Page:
Egypt is often remembered for her ancient tombs. But recent events have brought Egypt into a new new light for many Westerners as the Egyptian people clamor for progress.
A few months ago, I was at a soccer game between the famous Egyptian Ahly soccer team and the country of Tunisia. As the Tunisians began to lose, they began to fling chairs at the field and set things on fire, despite riot guards surrounding them. Who knew that the passionate Tunisians would challenge their corrupt government in a few short months, and that the Egyptians would follow?
A Cairene cityscape, from 2007.
The entrance to the Cairo Museum in Medan Tahrir. The Museum holds many important ancient Egyptian artifacts and mummies; reports indicate that during recent protests, several artifacts and two mummies were significantly damaged by looters (inspiring more outrage from many Egyptians).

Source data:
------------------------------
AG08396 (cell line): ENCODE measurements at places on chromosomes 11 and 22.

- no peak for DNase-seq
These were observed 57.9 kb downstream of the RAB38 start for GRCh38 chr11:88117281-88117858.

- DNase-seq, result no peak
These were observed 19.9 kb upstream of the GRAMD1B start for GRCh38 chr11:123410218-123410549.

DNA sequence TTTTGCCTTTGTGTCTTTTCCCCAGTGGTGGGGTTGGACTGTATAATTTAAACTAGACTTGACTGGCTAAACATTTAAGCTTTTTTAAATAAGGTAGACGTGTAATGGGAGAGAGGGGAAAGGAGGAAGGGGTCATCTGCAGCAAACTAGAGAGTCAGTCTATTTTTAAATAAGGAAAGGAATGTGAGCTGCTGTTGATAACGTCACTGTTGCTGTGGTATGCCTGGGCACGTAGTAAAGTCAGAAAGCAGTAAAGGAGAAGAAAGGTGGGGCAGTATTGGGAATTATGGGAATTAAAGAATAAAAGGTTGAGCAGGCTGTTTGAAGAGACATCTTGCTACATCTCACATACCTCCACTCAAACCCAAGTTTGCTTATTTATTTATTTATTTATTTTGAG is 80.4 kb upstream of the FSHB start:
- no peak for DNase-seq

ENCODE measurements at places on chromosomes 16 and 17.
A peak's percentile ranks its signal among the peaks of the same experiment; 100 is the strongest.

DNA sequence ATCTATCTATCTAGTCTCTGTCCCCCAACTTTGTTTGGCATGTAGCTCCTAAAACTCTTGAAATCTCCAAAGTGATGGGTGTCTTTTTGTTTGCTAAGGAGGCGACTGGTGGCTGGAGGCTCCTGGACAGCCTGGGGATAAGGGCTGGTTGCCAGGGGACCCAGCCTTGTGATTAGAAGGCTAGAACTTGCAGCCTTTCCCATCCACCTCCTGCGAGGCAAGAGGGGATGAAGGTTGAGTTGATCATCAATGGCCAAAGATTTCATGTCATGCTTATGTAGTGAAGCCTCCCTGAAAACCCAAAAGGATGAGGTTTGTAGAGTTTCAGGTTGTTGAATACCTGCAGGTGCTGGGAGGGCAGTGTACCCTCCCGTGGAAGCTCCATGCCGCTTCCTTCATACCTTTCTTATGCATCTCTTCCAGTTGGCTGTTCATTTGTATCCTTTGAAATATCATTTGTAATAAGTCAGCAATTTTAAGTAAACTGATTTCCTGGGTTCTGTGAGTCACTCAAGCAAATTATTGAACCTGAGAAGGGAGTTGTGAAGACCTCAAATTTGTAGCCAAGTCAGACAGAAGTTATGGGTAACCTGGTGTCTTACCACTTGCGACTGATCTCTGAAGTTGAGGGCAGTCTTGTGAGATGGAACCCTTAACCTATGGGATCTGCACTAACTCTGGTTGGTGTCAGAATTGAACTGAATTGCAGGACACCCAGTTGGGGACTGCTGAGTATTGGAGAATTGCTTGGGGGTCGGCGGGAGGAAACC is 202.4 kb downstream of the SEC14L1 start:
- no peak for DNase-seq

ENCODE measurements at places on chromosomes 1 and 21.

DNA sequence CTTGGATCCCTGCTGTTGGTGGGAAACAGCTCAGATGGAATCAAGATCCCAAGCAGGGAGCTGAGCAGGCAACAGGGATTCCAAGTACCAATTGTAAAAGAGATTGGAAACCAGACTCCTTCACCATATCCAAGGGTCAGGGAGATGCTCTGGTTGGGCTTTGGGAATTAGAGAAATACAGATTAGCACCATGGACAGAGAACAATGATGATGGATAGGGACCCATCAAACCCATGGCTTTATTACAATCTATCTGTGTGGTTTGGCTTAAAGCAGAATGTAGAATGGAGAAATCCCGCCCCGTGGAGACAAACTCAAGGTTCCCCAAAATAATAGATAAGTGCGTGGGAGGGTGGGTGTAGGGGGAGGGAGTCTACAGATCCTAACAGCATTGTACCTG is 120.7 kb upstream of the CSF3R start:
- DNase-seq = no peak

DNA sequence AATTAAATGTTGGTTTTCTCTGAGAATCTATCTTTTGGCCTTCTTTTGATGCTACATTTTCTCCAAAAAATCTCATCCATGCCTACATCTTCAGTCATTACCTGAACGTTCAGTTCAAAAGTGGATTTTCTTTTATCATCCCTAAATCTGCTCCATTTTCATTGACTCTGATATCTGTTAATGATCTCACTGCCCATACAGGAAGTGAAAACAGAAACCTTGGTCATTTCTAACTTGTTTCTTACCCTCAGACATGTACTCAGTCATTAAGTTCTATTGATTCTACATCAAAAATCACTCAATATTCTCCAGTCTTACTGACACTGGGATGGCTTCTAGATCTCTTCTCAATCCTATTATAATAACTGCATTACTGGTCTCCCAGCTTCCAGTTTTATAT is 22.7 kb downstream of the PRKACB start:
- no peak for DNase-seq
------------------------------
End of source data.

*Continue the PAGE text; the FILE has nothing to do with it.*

Cairo streets as usual outside Al-Azhar Mosque, not far from the popular Khan el-Khalili, a souk (or market) popular with tourists. The Egyptian economy relies heavily on tourism.
Egyptian Tamer El-Sahhar writes, "Along the past few days Egypt has been going through some of the toughest and the most glorious times in it's entire modern history . . . moments that will not only define path of a nation, but also moments that re-define an entire generation. My generation. Today I am proud to say that I am between them."
Now that Mubarak has resigned from the Egyptian Presidency, the future remains uncertain.
Arab League: Students at the Arab League in Cairo, near Medan Tahrir. The League is an organization to promote unity among many Arab countries, promote independence, and address concerns and interests of its members.
Me in Luxor.